01:34:01   of it.

01:34:02   So I question, now I know the company like they have a, you know, Riedel, they make a

01:34:06   bunch of applications that they sell.

01:34:08   So you know, they are a company that makes money, but Spark can't be a profit center

01:34:12   for them right now and until I see something like that I won't even be considering a move.

01:34:17   Because my email application, again, this is coming from somebody who used Mailbox.

01:34:21   Mailbox got bought by Dropbox, Dropbox tried to use it, couldn't make money out of it,

01:34:25   killed it.

01:34:26   My email is too important to me and I want an application that I can rely on and right

01:34:29   now I believe that that application is airmail.

01:34:31   As cool as Spark is, as cool as it looks, I need to know that it's going to be around

01:34:36   and right now I can't see how they're gonna guarantee that other than just saying it and that's not enough.

01:34:42   Yeah, I hear that. I'm not too worried about the snoozing features just because they tend to work by moving things into special mailboxes

01:34:50   and when I stopped using whatever was a mailbox that I don't even... I just moved them out.

01:34:58   But I have 500 messages in my inbox, so that would work for me.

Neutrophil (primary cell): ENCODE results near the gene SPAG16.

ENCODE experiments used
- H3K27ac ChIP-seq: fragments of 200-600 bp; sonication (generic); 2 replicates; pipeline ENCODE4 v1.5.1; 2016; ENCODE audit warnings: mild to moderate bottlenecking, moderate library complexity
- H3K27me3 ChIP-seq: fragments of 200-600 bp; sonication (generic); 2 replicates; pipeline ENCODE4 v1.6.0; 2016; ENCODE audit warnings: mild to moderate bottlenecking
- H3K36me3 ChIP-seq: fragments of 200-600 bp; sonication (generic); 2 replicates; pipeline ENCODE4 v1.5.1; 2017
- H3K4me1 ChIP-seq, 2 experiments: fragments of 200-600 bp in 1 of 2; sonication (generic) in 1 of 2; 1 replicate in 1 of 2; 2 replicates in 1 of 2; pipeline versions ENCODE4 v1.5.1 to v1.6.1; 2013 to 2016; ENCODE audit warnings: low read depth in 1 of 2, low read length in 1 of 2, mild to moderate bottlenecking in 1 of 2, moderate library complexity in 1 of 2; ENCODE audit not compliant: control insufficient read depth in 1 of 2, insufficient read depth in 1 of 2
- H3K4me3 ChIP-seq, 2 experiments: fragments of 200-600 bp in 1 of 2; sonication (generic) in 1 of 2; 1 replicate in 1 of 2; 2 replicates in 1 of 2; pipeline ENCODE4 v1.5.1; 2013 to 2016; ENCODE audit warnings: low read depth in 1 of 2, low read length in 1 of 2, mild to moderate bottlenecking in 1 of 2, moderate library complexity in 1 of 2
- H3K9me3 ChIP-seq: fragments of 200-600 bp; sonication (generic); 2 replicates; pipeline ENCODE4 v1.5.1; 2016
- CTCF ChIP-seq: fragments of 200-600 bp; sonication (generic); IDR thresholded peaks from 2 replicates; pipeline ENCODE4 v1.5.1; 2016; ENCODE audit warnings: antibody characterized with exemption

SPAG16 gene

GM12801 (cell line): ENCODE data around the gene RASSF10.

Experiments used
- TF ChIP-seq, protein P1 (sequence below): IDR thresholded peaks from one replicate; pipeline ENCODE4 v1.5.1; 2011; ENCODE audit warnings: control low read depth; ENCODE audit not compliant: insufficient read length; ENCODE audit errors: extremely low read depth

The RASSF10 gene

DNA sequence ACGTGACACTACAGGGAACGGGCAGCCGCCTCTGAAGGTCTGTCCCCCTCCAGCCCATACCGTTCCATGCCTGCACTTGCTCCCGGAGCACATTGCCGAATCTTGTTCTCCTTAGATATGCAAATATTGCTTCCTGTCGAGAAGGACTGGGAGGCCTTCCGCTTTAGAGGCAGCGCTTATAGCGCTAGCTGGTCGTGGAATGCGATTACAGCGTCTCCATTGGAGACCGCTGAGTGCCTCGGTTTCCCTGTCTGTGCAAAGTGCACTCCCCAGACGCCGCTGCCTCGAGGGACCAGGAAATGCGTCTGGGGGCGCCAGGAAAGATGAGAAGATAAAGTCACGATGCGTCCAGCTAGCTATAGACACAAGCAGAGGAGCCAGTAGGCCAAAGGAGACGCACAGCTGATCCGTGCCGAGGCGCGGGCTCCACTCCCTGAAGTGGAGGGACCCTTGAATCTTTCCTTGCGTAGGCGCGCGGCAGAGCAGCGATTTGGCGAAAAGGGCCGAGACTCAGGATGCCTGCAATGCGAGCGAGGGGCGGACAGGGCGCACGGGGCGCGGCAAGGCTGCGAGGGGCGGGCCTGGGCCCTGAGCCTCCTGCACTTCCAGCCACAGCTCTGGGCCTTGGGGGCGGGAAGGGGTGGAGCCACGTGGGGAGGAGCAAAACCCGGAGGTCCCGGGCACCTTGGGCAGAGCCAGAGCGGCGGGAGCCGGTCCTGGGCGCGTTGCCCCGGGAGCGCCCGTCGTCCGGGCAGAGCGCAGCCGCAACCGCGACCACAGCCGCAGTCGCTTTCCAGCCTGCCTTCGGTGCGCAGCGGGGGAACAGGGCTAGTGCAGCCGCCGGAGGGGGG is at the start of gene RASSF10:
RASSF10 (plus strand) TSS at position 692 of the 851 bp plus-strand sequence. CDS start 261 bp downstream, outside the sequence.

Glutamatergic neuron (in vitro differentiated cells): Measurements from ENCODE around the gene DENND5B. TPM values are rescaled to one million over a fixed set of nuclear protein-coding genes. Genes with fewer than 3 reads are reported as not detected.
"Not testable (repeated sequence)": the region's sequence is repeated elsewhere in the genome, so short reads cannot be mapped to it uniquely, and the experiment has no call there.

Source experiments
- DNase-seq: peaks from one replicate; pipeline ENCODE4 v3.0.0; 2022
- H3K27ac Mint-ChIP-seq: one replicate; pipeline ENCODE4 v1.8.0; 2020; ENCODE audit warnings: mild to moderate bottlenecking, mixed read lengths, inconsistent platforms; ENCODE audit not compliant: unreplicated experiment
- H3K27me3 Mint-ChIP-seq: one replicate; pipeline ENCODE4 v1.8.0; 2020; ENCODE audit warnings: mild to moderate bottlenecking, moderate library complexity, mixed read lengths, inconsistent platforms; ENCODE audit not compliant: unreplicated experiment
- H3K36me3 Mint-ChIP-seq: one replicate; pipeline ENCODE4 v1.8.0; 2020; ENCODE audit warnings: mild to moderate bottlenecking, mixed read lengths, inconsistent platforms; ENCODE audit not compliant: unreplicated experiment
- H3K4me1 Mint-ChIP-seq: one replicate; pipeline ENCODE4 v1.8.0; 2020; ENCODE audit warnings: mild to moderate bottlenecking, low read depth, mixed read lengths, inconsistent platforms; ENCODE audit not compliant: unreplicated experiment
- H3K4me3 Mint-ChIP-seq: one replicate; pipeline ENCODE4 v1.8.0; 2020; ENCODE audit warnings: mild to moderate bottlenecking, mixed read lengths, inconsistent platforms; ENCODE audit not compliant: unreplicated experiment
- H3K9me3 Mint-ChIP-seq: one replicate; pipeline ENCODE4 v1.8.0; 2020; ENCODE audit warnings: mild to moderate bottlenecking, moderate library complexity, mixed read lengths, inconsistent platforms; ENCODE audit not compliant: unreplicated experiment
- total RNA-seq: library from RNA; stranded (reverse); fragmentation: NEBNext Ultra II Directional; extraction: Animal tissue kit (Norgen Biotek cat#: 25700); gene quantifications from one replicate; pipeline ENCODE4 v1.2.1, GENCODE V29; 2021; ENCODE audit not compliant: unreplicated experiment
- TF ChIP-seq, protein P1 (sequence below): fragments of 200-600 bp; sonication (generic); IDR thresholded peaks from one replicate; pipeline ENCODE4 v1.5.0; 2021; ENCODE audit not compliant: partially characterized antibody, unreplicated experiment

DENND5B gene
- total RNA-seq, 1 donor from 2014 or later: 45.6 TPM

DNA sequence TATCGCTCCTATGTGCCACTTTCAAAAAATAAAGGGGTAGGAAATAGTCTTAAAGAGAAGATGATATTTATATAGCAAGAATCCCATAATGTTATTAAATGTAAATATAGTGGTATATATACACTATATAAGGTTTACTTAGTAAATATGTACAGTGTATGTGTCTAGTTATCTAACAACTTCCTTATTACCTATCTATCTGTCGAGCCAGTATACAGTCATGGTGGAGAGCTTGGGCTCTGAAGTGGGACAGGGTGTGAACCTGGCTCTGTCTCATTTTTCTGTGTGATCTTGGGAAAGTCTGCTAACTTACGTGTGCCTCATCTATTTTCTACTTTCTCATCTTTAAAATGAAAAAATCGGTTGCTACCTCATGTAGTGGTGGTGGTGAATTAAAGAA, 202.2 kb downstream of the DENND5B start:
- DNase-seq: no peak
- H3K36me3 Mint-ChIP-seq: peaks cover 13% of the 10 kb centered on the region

01:35:03   I know.

01:35:04   Jason!

01:35:05   I know.

01:35:06   No, I have six.

01:35:07   Organisational system.

01:35:10   Your system, I can't.

01:35:13   Someone needs to just fly like David Sparks in to just sit with you for like four days.

01:35:19   I might get you that for Christmas.

01:35:20   I might get you a Sparks.

01:35:23   So you can calm down and just deal with you.

01:35:27   Now see how much it costs to hire him for a couple of days.

01:35:31   Nathan wants to know, "Why do you think that there are not more games that use split view

01:35:35   on the iPad. I only know of one and that's threes. And you know what? I thought about

01:35:39   it and said that is a good point. Like threes you can use in split view in the little side

01:35:43   pane. So you can maybe have like a long YouTube video up or something and play threes at the

01:35:46   same time. I've done this. You know, I might be like watching a long video or listening

01:35:51   to a podcast and I have threes open on the side panel. I think there are just not a lot

01:35:55   of games that specifically work. I mean threes works because threes on the iPad, especially

01:36:00   on one of the pro iPads, it's too big. So like threes works on the side panel because

01:36:05   really is an iPhone game any other size screen it kind of is a bit too much so

01:36:09   it works really well but I do wonder why I haven't seen more games that like

01:36:13   specifically take advantage of that because I think that there is something

01:36:16   there. I think most game developers don't think I think most game